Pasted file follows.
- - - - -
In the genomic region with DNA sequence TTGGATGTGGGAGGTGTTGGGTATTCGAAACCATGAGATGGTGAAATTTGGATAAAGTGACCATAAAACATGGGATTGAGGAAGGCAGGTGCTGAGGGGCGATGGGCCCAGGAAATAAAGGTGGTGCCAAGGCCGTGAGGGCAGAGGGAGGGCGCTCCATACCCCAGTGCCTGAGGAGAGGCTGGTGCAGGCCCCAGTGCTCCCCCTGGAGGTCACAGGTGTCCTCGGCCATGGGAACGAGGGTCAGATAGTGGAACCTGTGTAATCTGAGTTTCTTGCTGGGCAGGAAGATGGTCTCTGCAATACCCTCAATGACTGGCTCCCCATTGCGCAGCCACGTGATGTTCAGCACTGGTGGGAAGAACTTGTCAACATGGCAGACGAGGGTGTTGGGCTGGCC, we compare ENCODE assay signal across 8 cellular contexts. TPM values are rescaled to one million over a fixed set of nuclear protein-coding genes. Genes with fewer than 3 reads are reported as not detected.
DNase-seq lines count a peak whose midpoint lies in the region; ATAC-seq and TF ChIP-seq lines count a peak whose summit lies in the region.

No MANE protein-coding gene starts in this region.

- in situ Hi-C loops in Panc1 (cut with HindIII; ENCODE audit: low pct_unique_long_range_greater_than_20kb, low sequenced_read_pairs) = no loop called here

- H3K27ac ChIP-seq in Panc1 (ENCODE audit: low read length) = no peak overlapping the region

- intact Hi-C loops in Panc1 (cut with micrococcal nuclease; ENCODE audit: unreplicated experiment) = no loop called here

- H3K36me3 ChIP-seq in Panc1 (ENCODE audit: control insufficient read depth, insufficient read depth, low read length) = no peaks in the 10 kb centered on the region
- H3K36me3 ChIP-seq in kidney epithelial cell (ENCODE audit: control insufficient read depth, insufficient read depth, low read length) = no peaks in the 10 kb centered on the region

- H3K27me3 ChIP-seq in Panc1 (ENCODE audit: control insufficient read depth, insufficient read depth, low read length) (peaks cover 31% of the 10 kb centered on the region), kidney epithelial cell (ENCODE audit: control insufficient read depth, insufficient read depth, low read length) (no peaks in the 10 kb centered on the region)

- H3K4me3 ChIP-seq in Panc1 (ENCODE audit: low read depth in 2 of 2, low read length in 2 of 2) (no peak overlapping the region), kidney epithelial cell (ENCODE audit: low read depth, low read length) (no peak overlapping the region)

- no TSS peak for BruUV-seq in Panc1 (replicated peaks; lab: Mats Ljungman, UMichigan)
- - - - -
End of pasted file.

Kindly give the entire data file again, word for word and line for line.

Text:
In the genomic region with DNA sequence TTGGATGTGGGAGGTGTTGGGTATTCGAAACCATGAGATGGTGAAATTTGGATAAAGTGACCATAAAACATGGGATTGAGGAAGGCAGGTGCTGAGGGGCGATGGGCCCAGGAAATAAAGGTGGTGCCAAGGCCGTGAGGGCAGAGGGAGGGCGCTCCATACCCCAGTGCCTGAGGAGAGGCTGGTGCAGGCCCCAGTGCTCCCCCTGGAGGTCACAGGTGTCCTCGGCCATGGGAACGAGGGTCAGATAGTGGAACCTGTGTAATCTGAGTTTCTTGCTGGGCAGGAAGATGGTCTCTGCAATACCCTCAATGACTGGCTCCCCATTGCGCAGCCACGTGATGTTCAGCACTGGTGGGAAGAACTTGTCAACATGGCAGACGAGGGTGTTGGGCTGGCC, we compare ENCODE assay signal across 8 cellular contexts. TPM values are rescaled to one million over a fixed set of nuclear protein-coding genes. Genes with fewer than 3 reads are reported as not detected.
DNase-seq lines count a peak whose midpoint lies in the region; ATAC-seq and TF ChIP-seq lines count a peak whose summit lies in the region.

No MANE protein-coding gene starts in this region.

- in situ Hi-C loops in Panc1 (cut with HindIII; ENCODE audit: low pct_unique_long_range_greater_than_20kb, low sequenced_read_pairs) = no loop called here

- H3K27ac ChIP-seq in Panc1 (ENCODE audit: low read length) = no peak overlapping the region

- intact Hi-C loops in Panc1 (cut with micrococcal nuclease; ENCODE audit: unreplicated experiment) = no loop called here

- H3K36me3 ChIP-seq in Panc1 (ENCODE audit: control insufficient read depth, insufficient read depth, low read length) = no peaks in the 10 kb centered on the region
- H3K36me3 ChIP-seq in kidney epithelial cell (ENCODE audit: control insufficient read depth, insufficient read depth, low read length) = no peaks in the 10 kb centered on the region

- H3K27me3 ChIP-seq in Panc1 (ENCODE audit: control insufficient read depth, insufficient read depth, low read length) (peaks cover 31% of the 10 kb centered on the region), kidney epithelial cell (ENCODE audit: control insufficient read depth, insufficient read depth, low read length) (no peaks in the 10 kb centered on the region)

- H3K4me3 ChIP-seq in Panc1 (ENCODE audit: low read depth in 2 of 2, low read length in 2 of 2) (no peak overlapping the region), kidney epithelial cell (ENCODE audit: low read depth, low read length) (no peak overlapping the region)

- no TSS peak for BruUV-seq in Panc1 (replicated peaks; lab: Mats Ljungman, UMichigan)